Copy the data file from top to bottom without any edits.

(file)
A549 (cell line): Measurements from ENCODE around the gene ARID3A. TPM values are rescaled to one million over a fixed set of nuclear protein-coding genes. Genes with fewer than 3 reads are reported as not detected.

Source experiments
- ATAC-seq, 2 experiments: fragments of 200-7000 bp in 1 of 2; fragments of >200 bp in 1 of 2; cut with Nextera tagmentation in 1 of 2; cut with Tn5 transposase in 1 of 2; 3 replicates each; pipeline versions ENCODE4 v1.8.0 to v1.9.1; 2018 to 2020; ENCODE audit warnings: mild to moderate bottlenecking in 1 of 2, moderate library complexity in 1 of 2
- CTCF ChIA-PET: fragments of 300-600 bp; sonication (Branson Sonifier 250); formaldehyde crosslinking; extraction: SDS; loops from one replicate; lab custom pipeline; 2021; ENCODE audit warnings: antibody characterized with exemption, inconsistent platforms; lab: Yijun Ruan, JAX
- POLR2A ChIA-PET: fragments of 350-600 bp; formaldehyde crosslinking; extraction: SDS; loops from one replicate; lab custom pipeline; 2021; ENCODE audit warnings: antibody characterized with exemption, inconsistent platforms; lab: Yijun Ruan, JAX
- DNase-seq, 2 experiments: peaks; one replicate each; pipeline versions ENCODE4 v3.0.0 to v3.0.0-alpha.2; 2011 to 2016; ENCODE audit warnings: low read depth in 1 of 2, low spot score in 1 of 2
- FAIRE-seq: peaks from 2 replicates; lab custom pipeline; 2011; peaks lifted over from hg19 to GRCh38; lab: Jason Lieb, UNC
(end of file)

A549 (cell line): Measurements from ENCODE around the gene ARID3A. TPM values are rescaled to one million over a fixed set of nuclear protein-coding genes. Genes with fewer than 3 reads are reported as not detected.

Source experiments
- ATAC-seq, 2 experiments: fragments of 200-7000 bp in 1 of 2; fragments of >200 bp in 1 of 2; cut with Nextera tagmentation in 1 of 2; cut with Tn5 transposase in 1 of 2; 3 replicates each; pipeline versions ENCODE4 v1.8.0 to v1.9.1; 2018 to 2020; ENCODE audit warnings: mild to moderate bottlenecking in 1 of 2, moderate library complexity in 1 of 2
- CTCF ChIA-PET: fragments of 300-600 bp; sonication (Branson Sonifier 250); formaldehyde crosslinking; extraction: SDS; loops from one replicate; lab custom pipeline; 2021; ENCODE audit warnings: antibody characterized with exemption, inconsistent platforms; lab: Yijun Ruan, JAX
- POLR2A ChIA-PET: fragments of 350-600 bp; formaldehyde crosslinking; extraction: SDS; loops from one replicate; lab custom pipeline; 2021; ENCODE audit warnings: antibody characterized with exemption, inconsistent platforms; lab: Yijun Ruan, JAX
- DNase-seq, 2 experiments: peaks; one replicate each; pipeline versions ENCODE4 v3.0.0 to v3.0.0-alpha.2; 2011 to 2016; ENCODE audit warnings: low read depth in 1 of 2, low spot score in 1 of 2
- FAIRE-seq: peaks from 2 replicates; lab custom pipeline; 2011; peaks lifted over from hg19 to GRCh38; lab: Jason Lieb, UNC